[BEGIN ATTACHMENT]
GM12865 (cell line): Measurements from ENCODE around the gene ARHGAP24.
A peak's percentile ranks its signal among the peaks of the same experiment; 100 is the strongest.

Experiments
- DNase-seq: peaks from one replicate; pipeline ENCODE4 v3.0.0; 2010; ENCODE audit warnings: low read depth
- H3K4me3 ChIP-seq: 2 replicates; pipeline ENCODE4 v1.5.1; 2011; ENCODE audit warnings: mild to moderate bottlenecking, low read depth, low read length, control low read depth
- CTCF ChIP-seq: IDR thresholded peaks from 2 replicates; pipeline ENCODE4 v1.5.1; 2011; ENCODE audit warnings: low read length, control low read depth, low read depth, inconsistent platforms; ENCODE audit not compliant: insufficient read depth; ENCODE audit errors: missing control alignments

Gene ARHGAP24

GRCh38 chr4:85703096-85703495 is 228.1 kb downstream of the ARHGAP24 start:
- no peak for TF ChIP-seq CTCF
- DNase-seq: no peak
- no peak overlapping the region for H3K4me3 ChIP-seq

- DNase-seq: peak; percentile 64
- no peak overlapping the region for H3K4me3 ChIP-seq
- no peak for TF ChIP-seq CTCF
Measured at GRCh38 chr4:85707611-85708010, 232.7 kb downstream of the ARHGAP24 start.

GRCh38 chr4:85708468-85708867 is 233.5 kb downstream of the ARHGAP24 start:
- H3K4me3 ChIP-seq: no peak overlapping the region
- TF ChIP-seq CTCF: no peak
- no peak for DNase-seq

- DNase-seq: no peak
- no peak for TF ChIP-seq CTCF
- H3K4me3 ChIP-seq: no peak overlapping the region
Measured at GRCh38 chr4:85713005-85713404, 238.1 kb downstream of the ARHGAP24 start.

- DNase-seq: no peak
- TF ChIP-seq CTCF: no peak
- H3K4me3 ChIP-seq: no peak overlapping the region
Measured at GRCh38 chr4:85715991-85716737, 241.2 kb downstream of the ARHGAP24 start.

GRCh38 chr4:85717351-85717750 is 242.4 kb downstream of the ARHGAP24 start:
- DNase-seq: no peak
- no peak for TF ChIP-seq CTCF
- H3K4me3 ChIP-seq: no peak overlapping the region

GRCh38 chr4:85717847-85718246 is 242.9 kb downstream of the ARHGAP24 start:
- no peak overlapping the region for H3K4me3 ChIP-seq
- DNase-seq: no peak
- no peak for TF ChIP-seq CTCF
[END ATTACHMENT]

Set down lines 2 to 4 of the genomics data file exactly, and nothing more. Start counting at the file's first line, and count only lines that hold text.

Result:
A peak's percentile ranks its signal among the peaks of the same experiment; 100 is the strongest.

Experiments
- DNase-seq: peaks from one replicate; pipeline ENCODE4 v3.0.0; 2010; ENCODE audit warnings: low read depth